Well, let's look at the Huffington Post. The site published its Citizen Journalism Publishing Standards this week, just in time for its extensive coverage of the anti-tax tea parties that swept the nation this tax day.

The standards read like an introductory lecture from one of my journalism professors.
You know, fact check, name sources, don't opinionate, use correct spelling. And actually ask questions, as in, do some reporting.

"Interviews conducted by phone or in person will be an essential part of every story," the site states. "After all, you're not writing an essay but reporting on an event."

The problem is the contradiction. These citizen journalists are being asked to do objective reporting on an event dominated by the right for a site that is considered by many in the traditional media to lean a little too hard to the left.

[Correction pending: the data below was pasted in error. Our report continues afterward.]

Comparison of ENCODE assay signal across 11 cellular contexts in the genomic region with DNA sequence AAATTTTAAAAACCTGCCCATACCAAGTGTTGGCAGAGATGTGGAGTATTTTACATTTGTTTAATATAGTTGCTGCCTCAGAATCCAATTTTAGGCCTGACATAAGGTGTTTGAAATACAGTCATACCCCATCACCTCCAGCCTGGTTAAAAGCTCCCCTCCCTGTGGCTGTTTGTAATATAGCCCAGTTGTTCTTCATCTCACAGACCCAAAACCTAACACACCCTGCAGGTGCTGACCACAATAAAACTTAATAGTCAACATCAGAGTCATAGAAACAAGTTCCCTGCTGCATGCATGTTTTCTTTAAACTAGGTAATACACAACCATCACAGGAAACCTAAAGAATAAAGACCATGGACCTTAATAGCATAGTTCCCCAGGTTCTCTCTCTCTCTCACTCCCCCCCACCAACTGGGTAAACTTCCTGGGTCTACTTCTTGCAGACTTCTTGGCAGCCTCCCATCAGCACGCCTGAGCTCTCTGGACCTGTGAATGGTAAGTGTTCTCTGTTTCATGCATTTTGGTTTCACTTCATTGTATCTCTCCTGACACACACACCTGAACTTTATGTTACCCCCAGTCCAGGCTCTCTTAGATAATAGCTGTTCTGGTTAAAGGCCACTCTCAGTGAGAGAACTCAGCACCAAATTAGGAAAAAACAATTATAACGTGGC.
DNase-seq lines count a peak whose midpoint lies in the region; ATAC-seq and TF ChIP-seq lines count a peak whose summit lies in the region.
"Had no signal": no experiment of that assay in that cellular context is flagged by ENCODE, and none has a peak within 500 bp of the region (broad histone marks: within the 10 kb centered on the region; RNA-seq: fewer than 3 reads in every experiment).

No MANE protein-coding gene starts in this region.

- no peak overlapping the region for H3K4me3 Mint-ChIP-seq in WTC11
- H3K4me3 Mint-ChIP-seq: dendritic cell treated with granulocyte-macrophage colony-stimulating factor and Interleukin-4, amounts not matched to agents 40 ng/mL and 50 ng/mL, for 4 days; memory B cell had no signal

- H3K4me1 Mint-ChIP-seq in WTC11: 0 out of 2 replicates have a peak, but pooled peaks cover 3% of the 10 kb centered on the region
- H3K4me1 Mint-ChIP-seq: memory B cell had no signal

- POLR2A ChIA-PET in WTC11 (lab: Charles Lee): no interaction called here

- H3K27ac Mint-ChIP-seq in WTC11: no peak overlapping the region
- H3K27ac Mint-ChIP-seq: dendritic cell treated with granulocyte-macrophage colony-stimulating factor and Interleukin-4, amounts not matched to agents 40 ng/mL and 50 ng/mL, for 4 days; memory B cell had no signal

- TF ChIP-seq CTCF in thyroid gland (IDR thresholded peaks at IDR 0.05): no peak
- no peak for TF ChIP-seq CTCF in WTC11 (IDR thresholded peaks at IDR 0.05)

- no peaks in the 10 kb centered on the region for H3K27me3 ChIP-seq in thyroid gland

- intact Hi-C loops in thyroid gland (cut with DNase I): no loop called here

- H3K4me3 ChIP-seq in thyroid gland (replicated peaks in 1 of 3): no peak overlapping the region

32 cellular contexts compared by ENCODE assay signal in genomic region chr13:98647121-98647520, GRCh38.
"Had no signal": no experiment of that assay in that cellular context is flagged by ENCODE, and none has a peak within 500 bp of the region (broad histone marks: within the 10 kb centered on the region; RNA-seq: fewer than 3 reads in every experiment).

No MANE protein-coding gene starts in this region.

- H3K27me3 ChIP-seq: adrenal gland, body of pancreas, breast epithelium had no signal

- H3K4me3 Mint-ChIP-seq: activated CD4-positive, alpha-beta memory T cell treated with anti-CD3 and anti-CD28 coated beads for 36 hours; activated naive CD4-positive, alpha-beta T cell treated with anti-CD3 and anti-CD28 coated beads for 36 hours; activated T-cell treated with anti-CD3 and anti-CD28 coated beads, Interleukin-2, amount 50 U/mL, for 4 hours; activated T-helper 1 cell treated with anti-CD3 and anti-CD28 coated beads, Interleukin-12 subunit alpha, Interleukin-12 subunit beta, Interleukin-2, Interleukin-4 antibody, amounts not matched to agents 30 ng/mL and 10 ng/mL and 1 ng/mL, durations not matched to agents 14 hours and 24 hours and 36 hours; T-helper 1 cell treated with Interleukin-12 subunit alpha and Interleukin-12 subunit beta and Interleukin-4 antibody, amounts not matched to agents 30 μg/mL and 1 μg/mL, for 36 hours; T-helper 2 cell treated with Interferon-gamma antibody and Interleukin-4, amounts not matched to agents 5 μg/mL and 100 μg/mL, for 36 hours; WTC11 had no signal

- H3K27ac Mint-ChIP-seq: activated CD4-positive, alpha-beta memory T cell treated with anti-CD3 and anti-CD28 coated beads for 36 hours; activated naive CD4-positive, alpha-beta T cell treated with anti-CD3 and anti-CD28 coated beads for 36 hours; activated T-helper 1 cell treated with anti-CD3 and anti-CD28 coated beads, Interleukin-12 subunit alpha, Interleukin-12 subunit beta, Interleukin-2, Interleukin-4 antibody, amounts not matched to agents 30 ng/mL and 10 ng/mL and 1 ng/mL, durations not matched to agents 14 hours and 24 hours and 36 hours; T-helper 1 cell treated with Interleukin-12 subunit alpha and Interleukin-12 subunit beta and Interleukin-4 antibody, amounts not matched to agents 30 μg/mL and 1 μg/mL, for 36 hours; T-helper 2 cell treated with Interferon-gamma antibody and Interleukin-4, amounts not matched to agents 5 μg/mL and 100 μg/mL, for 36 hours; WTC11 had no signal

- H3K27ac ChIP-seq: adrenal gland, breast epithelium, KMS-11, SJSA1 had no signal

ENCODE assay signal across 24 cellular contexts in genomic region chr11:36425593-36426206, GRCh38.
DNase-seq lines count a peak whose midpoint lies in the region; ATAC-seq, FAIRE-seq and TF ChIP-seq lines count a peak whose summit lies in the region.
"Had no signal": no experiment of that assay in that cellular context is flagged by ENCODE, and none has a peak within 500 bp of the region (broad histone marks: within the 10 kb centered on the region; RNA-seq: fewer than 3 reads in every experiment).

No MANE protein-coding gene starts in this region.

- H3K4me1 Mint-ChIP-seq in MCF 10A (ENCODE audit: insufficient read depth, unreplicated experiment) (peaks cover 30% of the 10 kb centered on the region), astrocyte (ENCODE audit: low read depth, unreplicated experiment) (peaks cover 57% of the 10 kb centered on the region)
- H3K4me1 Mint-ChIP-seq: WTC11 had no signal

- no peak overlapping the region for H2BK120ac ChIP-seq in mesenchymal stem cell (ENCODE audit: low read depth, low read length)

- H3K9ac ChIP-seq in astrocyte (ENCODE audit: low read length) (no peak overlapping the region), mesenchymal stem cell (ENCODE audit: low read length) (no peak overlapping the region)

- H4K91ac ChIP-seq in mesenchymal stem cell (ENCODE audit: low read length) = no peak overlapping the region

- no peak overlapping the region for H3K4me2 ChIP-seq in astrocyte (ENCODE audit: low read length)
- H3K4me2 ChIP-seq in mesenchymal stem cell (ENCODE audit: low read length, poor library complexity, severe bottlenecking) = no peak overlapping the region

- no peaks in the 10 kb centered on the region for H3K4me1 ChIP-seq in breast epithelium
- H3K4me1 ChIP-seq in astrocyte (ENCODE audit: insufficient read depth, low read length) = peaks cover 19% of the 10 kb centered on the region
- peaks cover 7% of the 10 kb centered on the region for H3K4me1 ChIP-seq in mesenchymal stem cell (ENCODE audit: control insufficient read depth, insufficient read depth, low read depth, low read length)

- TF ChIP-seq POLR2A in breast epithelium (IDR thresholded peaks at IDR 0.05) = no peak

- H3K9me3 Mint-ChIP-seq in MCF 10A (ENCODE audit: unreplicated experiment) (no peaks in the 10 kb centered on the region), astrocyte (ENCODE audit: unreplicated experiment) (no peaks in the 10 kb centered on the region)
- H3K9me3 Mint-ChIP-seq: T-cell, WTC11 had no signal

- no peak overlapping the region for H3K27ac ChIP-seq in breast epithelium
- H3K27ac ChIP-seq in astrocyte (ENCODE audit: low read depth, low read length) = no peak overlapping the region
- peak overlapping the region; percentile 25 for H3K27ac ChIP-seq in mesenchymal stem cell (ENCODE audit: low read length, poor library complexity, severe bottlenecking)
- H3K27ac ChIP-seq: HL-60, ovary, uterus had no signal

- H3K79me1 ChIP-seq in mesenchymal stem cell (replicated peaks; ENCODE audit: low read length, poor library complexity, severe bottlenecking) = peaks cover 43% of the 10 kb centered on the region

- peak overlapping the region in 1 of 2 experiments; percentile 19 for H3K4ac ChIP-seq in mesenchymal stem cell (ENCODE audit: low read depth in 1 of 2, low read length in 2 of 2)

When Politico reported Arianna Huffington's defense of her site's citizen journalists -- “Everything we are asking citizen journalists to do is purely journalistic." -- the comments section below that article swelled in retort.

"Every Huffpo 'reporter' will say it was a bunch of right wing anarchists who don't like having a black president," one post read.

Check out the Huffington Post's Tax Day Tea Parties Page. It's hard to differentiate between the citizen stuff and the pieces they found on other sites, but buried somewhere in there is proof. Proof that citizen journalism may or may not work. And proof as to whether or not I have wasted four years and thousands of dollars to learn a trade easy enough anyone can do it.

- Alexander T.